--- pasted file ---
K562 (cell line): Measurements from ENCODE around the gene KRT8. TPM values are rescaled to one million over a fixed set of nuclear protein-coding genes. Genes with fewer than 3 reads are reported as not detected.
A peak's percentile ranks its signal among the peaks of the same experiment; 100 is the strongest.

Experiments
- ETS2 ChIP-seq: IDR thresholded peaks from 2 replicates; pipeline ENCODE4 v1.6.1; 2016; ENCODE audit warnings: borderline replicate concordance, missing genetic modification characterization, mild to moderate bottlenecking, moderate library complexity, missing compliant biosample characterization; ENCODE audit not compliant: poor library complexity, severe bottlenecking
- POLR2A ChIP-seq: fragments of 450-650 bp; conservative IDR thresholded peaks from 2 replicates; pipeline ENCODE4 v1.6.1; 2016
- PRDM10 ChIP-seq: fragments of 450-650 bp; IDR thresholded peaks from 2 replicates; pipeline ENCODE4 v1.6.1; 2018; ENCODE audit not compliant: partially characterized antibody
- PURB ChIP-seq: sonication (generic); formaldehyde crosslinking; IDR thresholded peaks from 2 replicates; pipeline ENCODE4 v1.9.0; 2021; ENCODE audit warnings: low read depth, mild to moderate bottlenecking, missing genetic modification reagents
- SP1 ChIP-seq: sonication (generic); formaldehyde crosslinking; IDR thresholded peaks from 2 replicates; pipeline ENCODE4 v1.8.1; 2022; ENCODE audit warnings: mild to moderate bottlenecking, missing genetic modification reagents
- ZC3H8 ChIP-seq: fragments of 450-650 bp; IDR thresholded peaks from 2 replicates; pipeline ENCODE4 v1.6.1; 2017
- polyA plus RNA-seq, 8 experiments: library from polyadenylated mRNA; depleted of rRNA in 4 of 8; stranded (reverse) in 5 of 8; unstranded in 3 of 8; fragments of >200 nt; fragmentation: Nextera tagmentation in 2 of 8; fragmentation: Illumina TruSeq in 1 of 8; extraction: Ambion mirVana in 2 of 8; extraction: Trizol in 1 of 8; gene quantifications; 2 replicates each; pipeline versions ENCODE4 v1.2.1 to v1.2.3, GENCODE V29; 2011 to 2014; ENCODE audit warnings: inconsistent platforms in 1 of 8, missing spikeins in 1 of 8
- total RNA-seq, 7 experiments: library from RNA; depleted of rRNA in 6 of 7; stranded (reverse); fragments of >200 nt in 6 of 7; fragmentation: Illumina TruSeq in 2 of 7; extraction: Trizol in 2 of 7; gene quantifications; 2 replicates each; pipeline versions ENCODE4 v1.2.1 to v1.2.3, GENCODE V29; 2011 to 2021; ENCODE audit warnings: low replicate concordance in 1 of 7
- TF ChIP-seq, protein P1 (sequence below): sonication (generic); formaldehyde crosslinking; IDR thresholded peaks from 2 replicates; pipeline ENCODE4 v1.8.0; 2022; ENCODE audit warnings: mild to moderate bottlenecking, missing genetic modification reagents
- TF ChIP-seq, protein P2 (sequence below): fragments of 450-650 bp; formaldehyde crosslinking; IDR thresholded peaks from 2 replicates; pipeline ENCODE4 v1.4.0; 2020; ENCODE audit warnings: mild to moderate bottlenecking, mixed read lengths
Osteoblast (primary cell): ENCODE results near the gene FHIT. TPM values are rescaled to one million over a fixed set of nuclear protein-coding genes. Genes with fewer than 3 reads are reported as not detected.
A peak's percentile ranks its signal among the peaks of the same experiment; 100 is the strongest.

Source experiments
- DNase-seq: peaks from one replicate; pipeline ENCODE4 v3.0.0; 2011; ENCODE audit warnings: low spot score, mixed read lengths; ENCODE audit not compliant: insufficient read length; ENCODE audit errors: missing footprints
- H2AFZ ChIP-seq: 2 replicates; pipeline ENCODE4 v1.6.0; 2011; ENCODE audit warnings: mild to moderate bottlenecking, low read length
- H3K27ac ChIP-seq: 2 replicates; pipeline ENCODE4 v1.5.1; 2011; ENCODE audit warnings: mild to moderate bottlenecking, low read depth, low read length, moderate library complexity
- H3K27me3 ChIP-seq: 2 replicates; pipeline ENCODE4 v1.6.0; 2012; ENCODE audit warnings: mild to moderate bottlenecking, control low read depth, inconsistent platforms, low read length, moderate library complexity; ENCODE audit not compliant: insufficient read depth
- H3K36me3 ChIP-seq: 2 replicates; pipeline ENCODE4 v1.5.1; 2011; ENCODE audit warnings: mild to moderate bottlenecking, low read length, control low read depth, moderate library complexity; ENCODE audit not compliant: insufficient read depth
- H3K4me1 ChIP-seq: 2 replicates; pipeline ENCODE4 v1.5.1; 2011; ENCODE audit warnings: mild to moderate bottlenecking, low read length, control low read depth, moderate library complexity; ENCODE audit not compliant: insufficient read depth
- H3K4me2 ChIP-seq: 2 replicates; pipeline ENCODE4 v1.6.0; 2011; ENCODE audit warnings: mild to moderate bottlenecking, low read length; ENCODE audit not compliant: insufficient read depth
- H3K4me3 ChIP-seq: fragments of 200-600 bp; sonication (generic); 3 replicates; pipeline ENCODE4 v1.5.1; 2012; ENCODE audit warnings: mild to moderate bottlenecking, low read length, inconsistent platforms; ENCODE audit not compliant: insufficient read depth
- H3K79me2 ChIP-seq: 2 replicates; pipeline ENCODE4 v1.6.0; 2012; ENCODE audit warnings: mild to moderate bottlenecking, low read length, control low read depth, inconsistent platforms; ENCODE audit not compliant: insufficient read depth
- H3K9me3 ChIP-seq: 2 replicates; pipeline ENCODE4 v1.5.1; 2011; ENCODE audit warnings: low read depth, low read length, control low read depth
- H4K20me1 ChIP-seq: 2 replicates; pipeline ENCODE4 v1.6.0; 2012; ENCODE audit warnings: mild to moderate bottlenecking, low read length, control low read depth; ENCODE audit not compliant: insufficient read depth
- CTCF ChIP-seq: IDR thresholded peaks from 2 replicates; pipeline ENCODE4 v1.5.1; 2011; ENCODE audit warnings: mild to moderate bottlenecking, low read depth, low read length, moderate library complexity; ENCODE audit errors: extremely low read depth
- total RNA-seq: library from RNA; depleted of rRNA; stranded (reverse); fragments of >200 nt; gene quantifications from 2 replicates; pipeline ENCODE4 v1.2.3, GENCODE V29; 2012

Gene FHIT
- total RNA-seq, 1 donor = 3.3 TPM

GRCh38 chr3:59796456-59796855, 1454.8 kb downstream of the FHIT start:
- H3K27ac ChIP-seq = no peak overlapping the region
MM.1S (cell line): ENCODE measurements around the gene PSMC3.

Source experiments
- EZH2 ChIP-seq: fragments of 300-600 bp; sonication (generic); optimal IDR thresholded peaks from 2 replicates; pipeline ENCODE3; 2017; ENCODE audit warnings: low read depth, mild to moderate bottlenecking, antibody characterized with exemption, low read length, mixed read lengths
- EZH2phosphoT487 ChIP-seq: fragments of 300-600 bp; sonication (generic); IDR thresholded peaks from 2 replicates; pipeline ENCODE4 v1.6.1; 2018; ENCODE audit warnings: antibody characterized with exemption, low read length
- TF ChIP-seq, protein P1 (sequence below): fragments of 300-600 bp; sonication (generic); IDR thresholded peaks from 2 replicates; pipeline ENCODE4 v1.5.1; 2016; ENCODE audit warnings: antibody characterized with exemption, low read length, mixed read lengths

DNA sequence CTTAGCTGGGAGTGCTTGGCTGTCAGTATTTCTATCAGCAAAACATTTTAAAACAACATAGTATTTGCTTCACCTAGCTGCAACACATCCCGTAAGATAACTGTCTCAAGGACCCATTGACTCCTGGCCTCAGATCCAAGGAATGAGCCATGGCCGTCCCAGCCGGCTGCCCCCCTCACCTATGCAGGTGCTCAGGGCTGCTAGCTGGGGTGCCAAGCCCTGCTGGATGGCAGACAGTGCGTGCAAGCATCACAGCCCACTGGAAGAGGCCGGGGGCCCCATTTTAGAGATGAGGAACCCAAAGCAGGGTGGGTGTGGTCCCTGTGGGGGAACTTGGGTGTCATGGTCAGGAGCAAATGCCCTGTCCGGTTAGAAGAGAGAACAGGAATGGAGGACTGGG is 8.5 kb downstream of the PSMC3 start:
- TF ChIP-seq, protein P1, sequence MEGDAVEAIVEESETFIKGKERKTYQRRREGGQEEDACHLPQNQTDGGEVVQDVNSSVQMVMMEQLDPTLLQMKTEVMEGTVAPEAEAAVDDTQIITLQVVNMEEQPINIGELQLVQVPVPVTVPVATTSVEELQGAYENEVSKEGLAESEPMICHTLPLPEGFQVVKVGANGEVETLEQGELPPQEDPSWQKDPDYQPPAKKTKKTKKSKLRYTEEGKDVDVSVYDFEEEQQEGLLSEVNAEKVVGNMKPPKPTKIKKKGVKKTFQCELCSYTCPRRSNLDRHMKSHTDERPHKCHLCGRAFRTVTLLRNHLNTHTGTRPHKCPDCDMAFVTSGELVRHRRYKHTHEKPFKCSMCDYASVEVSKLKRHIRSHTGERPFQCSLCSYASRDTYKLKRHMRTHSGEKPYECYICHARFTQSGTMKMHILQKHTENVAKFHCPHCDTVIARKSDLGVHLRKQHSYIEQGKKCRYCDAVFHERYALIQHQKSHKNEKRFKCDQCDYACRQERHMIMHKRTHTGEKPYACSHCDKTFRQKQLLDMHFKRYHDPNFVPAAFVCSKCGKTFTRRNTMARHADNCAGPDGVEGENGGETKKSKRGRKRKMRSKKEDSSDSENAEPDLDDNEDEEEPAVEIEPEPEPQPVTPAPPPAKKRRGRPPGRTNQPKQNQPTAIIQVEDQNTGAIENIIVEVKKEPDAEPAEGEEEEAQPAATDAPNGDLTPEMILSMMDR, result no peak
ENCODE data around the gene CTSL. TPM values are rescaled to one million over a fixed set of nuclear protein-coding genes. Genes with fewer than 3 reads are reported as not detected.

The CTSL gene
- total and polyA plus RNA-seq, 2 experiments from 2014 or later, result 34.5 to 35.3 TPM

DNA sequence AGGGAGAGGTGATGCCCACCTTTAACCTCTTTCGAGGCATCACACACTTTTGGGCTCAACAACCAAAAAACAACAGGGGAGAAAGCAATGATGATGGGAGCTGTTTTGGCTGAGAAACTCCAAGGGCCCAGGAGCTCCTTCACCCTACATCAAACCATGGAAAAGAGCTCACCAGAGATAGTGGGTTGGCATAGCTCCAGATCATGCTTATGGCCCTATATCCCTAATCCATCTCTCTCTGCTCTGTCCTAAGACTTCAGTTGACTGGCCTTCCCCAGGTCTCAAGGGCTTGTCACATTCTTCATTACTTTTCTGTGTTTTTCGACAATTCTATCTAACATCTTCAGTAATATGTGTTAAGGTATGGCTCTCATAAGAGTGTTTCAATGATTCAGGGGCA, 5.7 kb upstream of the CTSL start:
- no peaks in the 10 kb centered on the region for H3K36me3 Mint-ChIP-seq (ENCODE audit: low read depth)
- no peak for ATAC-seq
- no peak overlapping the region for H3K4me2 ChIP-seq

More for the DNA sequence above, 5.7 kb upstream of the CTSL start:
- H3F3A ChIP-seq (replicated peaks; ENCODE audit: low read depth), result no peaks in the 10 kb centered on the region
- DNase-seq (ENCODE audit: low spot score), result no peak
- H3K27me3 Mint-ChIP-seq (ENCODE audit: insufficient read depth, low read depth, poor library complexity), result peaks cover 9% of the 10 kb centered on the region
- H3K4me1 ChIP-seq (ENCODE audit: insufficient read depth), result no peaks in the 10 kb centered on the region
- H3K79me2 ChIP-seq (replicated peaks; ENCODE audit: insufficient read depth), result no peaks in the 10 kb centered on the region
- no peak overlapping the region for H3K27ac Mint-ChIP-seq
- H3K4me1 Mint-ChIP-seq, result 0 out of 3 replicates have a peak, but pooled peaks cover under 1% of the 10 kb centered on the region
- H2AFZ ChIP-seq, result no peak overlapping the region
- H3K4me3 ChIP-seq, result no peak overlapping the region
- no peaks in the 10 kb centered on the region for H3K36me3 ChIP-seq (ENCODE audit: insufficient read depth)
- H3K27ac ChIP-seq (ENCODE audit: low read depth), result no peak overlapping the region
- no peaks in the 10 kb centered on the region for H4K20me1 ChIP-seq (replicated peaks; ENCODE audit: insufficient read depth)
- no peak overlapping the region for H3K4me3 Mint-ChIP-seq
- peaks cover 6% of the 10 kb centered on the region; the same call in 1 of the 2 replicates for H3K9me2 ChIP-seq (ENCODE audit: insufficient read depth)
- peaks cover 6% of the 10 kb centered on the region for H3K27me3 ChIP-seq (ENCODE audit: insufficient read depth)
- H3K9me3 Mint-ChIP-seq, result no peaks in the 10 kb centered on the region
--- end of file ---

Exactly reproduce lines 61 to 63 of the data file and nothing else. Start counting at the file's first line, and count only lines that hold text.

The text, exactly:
- no peak overlapping the region for H3K4me3 Mint-ChIP-seq
- peaks cover 6% of the 10 kb centered on the region; the same call in 1 of the 2 replicates for H3K9me2 ChIP-seq (ENCODE audit: insufficient read depth)
- peaks cover 6% of the 10 kb centered on the region for H3K27me3 ChIP-seq (ENCODE audit: insufficient read depth)